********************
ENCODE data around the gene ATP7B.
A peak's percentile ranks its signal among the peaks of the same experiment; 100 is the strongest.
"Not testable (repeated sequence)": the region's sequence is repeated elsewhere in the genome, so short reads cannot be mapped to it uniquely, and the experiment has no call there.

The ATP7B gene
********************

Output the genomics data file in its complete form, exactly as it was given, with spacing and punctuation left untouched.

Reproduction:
ENCODE data around the gene ATP7B.
A peak's percentile ranks its signal among the peaks of the same experiment; 100 is the strongest.
"Not testable (repeated sequence)": the region's sequence is repeated elsewhere in the genome, so short reads cannot be mapped to it uniquely, and the experiment has no call there.

The ATP7B gene